In nation forest region 1, Montana, Washington, Idaho, and South Dakota, $1,457,066: Provided, That the Secretary of Agriculture is authorized to use not to exceed $200 in caring for the graves of fire fighters buried at Wallace, Idaho; Newport, Washington; and Saint Maries, Idaho.

In national forest region 2, Colorado, Wyoming, South Dakota, Nebraska, and Oklahoma, $649,452: Provided, That not to exceed $1,000 of this appropriation may be expended for the maintenance of the herd of long-horned cattle on the Wichita National Forest;

In national forest region 3, Arizona and New Mexico, $618,495;

In national forest region 4, Utah, Idaho, Wyoming, Nevada, Arizona, and Colorado, $817,251;

In national forest region 5, California and Nevada, $1,151,613;
In national forest region 6, Washington, Oregon, and California, $1,136,029;

In national forest region 7, Arkansas, Alabama, Florida, Georgia, South Carolina, North Carolina, Pennsylvania, Tennessee, Virginia, West Virginia, New Hampshire, Maine, Puerto Rico, Kentucky, Louisiana, Mississippi, and Vermont, $489,356;

In national forest region 8, Alaska, $112,280;
In national forest region 9, Michigan, Minnesota, and Wisconsin, $137,338;

In all, for the use, maintenance, improvement, protection, and general administration of the national forests, $6,568,880: Provided, That the foregoing amounts appropriated for such purposes shall be available interchangeably in the discretion of the Secretary of Agriculture for the necessary expenditures for fire protection and other unforeseen exigencies: Provided further, That the amount so interch aged shall not exceed in the aggregate 10 per centum of all the amounts so appropriated.

Major STUART. The following explanation of this item is submitted: Appropriation, 1932

$7, 289, 240 Appropriation, 1932

7, 131, 244 Budget estimate, 1934..

6, 568, 880 Decrease.

562, 364 The reduction is explained as follows:

(a) A reduction of $131,244 has been uniformly distributed to all projects since it will affect all of them approximately proportionately. The decrease to be effected will be made by a general reduction in all projects under this appropriation for expenditures for temporary labor, supplies and equipment, travel expenses, transportation of things, furnishing of heat, light and power, and repairs to equipment.

(6) $431,120 reduction on account of continuation of legislative furlough.


It is recommended that the amount of the authorization for caring for fire fighters graves in national forest region 1 be changed from $500 to $200, since the amount needed for the fiscal year 1934 is only for the care of graves. It is also recommended that the following language be omitted since the work authorized will have been performed in the fiscal year 1933:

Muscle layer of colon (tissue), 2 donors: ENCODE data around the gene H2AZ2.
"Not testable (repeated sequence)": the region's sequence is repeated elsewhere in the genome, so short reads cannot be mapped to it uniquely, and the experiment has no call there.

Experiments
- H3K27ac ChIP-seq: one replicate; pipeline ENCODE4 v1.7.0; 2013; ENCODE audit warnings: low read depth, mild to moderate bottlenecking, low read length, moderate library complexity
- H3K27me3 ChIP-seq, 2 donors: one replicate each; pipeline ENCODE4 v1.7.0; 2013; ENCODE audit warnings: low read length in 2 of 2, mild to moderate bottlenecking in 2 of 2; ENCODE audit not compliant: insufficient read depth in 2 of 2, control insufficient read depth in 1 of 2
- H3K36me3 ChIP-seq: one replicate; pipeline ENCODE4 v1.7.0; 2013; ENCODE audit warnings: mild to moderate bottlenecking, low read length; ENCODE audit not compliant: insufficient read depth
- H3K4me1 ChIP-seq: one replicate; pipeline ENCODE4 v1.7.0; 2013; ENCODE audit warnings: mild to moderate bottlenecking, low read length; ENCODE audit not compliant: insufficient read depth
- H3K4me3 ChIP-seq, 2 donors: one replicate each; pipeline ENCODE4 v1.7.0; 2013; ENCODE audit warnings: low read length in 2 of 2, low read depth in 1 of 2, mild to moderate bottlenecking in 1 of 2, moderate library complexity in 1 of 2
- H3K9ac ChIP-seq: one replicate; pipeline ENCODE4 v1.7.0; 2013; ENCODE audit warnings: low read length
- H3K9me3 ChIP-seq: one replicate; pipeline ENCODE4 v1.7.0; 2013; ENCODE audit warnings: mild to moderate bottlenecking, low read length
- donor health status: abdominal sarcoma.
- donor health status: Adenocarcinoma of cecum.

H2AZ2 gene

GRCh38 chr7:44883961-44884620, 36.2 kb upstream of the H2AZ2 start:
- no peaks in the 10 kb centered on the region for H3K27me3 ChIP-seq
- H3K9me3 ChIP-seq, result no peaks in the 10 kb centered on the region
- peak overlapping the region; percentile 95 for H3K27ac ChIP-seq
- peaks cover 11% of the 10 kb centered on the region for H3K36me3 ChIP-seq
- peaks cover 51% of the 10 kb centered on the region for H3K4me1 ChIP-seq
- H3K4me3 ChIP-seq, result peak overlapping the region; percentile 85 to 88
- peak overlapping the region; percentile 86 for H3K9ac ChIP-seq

and in removing the remains of fire fighters to the cemeteries at Newport, Washington; and/or Saint Maries, Idaho.'


This appropriation is used for the general operating expenses of the national forests and national forest regional offices, including the following items:

(1) Salaries and travel expenses for the men in charge of the various units or organization such as national forest regions, national forests, and ranger districts.There are now nine National Forest Regions, 140 National Forests and 700 Ranger districts. These men - direct the administrative, protective and improvement activities carried on in the units for which they individually are responsible and during the course of a year will devote varying portions of their time to practically all of the projects listed. For some of the projects worked on and supervised there are special appropriations, but the salaries and, except under certain special conditions, the travel expenses of the men in charge of administrative units are paid entirely from this appropriation. It would be impossible to exert financial control over the many general and special appropriations if an attempt were made to pay the salaries and expenses of men in charge of physical units from special appropriations in proportion to the varying amounts of time spent on the different projects. This method of financial management accounts for a large part of the charges from this appropriation to projects for which there are special appropriations.

(2) Salaries and expenses of the assistants to these supervisory officers including the salaries of clerical employees.-Exceptions are that when such an assistant or clerk is wholly employed on an activity such as tree planting or road construction, for which a special appropriation is available, his salary and any necessary travel expenses are paid from the special appropriation; also when the time of an assistant is divided between work for which there is no special appropriation and work for which there is a special appropriation in a way which calls for adjustment as a matter of law and fairness between appropriations, the cost of his time and travel expense, if any, is so divided. (3) Salaries of fire guards, scalers and other short-term employees engaged on

which there is no special appropriation.Three thousand three hun

work for